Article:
“The court’s denial of the two-way debate is not over whether it is aired or not. The candidates’ debate of the two established parties violates the equality rights for minor parties, and the people’s right to know,” Justice Party said in a statement on Thursday.

In a similar case, a local court in 2007 had granted an injunction filed by then presidential nominee Moon Kuk-hyun of Creative Korea Party against KBS and MBC. The injunction banned airing the debates planned for three other candidates who had garnered support ratings of over 10 percent -- Chung Dong-young of the United New Democratic Party, Lee Myung-bak of the Grand National Party and Lee Hoi-chang, who had no party affiliation.

Gearing up for battle

The People Power Party’s passive attitude toward a four-way debate is likely based on the fear of losing supporters to Ahn Cheol-soo, according to pundits, as there are rumors about the two parties considering merging their campaigns.

“Everyone knows why the People Power Party wants a two-way debate before the Lunar New Year holidays. It wants to prevent Ahn Cheol-soo being talked about during the holiday family gatherings,” Rep. Lee Tae-kyu, head of the election committee at People’s Party, said in a press briefing Thursday.

“It just wants to erase Ahn Cheol-soo out of people’s minds after the holidays.”

The debating abilities of the candidates also appears to be a factor that parties are considering.

Lee, the former governor of Gyeonggi Province and mayor of Seongnam, has proven himself to be a skilled debater, Rep. Kang Hoon-sik of the ruling Democratic Party said in a press briefing earlier.

“Lee is seen as a veteran speaker already, whereas the rival candidate has appeared to be weak at public speaking. This might come as a disadvantage for Lee,” Rep. Kang said, implicitly referring to Yoon as the rival candidate.

“It is likely that the opposition candidate could receive a good score by just doing OK (due to lowered expectations).”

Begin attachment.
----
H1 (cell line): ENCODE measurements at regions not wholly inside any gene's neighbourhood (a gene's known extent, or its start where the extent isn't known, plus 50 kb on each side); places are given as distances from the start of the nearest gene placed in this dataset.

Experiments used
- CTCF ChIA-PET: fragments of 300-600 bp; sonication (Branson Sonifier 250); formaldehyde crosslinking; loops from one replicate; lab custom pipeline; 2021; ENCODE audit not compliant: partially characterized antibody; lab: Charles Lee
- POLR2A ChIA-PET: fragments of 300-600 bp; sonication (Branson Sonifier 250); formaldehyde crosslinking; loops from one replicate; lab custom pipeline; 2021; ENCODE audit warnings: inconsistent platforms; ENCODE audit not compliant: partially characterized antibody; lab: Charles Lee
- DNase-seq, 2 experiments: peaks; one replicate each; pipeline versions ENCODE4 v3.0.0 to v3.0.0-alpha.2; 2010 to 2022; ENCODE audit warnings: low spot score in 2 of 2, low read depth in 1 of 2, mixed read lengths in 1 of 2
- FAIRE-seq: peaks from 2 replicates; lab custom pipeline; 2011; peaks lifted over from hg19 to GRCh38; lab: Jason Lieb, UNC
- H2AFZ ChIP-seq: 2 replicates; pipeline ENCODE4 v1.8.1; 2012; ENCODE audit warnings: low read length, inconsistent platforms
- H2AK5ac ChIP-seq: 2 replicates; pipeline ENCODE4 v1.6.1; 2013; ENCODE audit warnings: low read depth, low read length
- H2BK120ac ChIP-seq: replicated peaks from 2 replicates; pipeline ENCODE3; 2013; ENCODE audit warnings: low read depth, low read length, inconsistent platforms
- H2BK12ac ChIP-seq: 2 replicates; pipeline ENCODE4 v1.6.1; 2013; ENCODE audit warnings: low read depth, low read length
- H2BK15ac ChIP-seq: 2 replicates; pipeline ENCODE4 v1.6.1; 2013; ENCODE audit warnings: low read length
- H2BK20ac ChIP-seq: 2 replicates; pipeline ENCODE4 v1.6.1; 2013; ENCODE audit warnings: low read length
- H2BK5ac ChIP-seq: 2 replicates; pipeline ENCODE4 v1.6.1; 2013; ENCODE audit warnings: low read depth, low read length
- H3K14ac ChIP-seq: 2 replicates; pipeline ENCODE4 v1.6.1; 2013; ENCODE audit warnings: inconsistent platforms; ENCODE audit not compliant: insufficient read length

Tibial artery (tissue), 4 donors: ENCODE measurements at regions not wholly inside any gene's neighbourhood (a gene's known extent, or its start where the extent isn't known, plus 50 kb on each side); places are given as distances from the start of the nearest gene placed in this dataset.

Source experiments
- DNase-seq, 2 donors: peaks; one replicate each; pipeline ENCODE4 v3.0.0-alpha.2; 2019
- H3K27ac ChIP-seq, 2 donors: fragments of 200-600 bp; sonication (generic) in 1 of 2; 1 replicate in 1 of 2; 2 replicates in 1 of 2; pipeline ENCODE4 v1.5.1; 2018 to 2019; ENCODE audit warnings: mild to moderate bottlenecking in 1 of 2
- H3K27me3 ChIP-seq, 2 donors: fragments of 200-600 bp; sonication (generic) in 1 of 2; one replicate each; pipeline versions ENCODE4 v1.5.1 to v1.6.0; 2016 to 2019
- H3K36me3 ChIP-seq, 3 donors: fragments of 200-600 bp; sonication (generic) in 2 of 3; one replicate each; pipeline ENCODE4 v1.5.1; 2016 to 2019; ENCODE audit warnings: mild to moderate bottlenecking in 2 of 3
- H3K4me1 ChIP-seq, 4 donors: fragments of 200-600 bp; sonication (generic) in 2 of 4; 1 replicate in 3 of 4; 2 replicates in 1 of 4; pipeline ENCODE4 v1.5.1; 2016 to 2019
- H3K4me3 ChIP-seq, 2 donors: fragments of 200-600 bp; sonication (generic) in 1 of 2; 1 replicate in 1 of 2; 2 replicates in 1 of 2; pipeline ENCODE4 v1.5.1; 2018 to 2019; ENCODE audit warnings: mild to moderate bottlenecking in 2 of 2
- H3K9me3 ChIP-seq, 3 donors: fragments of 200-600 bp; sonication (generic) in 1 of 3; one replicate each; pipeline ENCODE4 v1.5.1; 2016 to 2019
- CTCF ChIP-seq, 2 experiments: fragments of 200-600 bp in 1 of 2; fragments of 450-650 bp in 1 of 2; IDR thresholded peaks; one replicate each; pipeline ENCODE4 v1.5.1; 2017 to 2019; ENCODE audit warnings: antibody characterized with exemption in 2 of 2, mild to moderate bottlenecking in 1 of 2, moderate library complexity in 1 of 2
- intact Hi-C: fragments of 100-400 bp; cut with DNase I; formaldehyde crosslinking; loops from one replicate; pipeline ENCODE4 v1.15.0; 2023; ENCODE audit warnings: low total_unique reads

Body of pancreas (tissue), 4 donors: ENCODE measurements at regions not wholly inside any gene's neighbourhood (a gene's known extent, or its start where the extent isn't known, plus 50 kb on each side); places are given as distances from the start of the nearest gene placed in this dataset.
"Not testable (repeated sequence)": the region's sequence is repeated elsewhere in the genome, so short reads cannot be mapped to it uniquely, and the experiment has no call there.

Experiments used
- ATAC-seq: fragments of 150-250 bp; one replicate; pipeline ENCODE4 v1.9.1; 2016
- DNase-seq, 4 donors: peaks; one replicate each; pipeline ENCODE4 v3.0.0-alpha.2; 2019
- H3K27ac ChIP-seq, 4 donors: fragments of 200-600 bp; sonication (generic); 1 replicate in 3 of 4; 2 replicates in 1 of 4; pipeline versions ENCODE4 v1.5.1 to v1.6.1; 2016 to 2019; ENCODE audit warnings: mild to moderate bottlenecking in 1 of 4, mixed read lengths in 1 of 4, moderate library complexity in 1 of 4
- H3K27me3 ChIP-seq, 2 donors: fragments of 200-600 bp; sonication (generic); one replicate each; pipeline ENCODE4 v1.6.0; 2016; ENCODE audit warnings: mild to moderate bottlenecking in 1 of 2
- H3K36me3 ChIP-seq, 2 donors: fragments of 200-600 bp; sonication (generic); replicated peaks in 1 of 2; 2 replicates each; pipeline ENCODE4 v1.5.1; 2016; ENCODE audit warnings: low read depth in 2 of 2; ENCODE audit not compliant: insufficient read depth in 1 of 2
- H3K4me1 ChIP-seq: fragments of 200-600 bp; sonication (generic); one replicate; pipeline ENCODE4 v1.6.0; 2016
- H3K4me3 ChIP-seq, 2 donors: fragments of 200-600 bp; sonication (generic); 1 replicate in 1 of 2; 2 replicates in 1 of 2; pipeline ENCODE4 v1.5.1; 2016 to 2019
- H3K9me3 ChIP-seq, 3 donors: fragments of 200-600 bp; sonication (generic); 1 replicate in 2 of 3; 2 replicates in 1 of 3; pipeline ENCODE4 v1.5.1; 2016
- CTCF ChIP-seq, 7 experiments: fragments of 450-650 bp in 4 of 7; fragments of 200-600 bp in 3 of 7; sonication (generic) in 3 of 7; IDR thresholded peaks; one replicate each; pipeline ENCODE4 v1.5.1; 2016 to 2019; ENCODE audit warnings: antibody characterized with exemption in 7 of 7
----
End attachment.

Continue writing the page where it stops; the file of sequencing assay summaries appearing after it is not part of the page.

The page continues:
Lee Jae-myung’s election team has formed a special task force for the TV debates with ruling party lawmakers, headed by Rep. Park Ju-min.

For Yoon, a lack of experience in public speaking on political matters appeared to come as a weakness, as he has only recently entered politics after serving as the prosecutor general.

His task lies on persuading voters of his capabilities in dealing with politics and state affairs, a party official said.

Yoon has recruited former KBS news anchor Hwang Sang-moo to help him in the debates, and the party’s election team is preparing answers to expected questions, according to the party.

On the hypothetical question of who would do better in a two-way debate between Lee and Yoon, 54.2 percent chose Lee, while 31.8 percent picked Yoon, in a survey by Realmeter commissioned by YTN. The survey was conducted from Monday to Tuesday.

TV debates decides fate?

“We believe that the real battleground for this election would be the televised candidate debates,” Rep. Kang Hoon-sik of the Democratic Party said in a press meeting held on Jan. 18.

The very first TV debate, held in 1997, was largely viewed as a critical factor that led to victory for Kim Dae-jung, of the National Congress for New Politics at the time.